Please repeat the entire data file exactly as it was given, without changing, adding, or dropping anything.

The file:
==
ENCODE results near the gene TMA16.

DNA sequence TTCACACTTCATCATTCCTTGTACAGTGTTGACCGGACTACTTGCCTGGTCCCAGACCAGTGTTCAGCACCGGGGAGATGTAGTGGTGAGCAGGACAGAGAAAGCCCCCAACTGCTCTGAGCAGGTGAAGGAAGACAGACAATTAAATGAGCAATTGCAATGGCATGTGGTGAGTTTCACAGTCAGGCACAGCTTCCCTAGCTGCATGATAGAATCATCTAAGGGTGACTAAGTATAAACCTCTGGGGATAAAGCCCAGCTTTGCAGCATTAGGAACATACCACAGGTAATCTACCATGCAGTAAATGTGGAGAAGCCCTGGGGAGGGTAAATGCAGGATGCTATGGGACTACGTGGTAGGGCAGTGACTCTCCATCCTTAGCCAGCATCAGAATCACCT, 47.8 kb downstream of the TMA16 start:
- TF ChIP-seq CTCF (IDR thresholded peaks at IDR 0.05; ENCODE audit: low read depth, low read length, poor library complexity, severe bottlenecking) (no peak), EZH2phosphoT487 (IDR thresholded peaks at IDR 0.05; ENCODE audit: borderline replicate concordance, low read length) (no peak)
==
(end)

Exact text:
ENCODE results near the gene TMA16.

DNA sequence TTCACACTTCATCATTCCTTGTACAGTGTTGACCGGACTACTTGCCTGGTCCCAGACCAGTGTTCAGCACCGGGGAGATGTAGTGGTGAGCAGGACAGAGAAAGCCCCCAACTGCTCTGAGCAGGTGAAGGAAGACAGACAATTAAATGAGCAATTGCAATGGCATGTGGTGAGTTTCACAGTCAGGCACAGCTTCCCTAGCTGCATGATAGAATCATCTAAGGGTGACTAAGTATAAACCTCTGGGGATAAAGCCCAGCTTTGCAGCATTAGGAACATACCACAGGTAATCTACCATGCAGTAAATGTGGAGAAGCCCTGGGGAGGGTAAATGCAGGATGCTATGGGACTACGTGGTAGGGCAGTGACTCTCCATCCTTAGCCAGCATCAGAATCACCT, 47.8 kb downstream of the TMA16 start:
- TF ChIP-seq CTCF (IDR thresholded peaks at IDR 0.05; ENCODE audit: low read depth, low read length, poor library complexity, severe bottlenecking) (no peak), EZH2phosphoT487 (IDR thresholded peaks at IDR 0.05; ENCODE audit: borderline replicate concordance, low read length) (no peak)